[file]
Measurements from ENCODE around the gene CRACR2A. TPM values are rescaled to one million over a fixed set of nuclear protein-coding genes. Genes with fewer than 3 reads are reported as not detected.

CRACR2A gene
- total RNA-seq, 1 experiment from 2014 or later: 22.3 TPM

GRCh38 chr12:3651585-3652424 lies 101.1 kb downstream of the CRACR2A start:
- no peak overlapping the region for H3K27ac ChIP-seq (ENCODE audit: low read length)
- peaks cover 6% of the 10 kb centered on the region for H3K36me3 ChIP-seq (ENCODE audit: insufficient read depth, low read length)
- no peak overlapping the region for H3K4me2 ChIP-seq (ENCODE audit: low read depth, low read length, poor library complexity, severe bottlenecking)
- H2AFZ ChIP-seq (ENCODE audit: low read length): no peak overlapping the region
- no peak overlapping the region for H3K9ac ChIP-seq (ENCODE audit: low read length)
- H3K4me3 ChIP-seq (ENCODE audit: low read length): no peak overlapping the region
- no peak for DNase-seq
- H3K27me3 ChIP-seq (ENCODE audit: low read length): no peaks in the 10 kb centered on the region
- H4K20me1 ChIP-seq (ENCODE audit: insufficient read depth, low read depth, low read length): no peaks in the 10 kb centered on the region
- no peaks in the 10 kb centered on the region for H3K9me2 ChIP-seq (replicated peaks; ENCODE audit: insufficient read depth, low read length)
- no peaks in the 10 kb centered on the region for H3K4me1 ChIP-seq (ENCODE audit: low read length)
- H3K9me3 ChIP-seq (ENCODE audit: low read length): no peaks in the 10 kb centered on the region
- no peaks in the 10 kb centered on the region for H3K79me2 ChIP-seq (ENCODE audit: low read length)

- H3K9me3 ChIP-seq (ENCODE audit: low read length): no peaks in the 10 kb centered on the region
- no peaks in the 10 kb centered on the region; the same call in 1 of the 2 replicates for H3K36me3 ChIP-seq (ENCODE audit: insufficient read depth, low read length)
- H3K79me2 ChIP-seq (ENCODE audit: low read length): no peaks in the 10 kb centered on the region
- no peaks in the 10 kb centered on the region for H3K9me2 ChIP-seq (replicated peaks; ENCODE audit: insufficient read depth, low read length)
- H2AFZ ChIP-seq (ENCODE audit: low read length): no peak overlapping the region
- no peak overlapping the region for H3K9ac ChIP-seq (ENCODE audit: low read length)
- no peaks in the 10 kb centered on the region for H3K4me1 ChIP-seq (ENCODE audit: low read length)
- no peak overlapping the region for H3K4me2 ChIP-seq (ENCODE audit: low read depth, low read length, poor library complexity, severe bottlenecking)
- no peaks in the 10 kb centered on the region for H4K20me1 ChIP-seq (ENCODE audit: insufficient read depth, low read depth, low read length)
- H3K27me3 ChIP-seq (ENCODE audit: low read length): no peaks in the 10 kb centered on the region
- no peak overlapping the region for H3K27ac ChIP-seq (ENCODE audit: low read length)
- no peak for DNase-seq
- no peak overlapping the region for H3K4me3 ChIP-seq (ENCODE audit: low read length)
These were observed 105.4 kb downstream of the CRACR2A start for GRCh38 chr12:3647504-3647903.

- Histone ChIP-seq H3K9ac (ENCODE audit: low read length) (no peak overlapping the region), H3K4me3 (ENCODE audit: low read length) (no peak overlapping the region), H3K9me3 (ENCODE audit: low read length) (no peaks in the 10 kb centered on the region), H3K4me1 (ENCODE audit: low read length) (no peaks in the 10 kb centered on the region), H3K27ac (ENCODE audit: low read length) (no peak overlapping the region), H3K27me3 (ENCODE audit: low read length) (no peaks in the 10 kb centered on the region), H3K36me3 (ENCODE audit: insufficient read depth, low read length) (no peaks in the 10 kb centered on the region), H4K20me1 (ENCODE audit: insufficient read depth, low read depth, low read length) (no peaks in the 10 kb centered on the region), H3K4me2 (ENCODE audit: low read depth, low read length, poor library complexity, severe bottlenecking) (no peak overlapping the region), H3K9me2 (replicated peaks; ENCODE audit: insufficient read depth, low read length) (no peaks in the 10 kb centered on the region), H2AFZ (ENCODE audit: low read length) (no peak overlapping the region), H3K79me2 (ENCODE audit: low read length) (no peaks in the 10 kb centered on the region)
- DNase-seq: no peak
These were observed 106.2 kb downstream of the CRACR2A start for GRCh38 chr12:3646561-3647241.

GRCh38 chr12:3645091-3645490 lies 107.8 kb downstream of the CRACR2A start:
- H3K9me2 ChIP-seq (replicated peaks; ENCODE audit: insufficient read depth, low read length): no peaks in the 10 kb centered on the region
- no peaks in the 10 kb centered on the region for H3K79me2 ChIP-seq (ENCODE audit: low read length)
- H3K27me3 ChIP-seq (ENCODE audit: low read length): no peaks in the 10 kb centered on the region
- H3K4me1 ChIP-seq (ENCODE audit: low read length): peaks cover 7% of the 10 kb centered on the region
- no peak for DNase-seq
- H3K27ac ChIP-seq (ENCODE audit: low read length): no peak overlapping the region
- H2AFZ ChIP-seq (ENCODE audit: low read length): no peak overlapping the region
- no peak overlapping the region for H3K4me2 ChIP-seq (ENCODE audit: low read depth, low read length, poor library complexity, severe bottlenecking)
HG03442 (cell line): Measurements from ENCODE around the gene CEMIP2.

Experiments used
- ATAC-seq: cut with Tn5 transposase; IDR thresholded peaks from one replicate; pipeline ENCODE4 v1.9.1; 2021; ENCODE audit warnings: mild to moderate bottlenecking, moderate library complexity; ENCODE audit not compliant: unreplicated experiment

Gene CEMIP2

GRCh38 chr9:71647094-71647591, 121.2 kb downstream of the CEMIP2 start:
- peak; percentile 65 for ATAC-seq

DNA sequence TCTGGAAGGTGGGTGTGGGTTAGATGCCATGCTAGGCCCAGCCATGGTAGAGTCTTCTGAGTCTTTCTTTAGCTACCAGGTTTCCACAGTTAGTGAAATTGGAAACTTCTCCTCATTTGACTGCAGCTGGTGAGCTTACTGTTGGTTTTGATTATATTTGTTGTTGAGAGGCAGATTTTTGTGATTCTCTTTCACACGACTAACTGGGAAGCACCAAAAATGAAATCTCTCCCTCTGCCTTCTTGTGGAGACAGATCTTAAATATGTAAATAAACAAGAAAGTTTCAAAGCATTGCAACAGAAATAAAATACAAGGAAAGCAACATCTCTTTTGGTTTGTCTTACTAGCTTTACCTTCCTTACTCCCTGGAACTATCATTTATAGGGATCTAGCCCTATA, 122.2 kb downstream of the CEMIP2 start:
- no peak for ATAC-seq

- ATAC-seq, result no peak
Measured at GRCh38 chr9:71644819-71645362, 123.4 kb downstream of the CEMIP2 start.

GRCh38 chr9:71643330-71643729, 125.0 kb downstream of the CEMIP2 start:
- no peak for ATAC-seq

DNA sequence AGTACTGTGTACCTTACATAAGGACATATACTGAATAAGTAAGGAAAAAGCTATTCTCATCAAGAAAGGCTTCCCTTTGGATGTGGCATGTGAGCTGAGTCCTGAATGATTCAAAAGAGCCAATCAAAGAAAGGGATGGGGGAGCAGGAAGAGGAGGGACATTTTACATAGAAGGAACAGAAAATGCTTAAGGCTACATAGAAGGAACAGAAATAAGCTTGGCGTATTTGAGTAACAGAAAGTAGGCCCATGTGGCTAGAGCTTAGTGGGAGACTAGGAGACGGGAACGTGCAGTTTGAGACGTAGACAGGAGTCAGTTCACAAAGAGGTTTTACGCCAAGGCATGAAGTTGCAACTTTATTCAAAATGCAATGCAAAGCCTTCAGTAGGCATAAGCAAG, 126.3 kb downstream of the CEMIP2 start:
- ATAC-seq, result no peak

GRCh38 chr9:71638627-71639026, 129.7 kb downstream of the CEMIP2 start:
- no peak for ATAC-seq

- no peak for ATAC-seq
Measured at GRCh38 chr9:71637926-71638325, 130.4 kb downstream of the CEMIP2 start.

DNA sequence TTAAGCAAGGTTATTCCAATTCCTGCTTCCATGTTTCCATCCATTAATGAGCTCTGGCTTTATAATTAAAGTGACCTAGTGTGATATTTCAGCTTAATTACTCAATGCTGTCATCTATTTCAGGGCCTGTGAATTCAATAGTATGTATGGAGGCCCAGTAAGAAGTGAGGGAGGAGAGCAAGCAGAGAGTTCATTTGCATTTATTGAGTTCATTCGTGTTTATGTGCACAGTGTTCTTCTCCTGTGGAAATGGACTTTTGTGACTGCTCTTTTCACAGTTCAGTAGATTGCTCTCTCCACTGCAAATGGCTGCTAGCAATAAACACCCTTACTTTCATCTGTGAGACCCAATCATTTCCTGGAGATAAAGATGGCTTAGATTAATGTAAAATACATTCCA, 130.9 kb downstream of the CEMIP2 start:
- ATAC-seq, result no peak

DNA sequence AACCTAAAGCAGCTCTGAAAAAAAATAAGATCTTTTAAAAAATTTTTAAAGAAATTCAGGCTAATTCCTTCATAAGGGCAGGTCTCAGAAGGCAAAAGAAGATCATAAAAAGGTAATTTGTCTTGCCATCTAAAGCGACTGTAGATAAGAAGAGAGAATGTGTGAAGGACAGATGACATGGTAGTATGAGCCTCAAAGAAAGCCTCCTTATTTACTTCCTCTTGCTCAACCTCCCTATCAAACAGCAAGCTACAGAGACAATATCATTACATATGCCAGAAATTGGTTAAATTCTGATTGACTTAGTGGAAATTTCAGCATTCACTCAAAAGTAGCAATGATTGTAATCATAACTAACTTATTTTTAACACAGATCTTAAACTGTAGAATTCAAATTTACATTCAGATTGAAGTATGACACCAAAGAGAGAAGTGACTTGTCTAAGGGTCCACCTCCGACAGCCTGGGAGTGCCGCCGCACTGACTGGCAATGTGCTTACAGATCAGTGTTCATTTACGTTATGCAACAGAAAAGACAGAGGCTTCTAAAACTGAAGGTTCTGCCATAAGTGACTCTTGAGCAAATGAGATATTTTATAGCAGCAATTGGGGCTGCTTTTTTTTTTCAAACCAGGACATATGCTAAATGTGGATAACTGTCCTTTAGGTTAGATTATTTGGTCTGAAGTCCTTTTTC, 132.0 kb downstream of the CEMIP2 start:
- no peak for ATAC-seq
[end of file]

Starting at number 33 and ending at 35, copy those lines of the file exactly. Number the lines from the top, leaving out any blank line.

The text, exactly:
- DNase-seq: no peak
These were observed 106.2 kb downstream of the CRACR2A start for GRCh38 chr12:3646561-3647241.

GRCh38 chr12:3645091-3645490 lies 107.8 kb downstream of the CRACR2A start: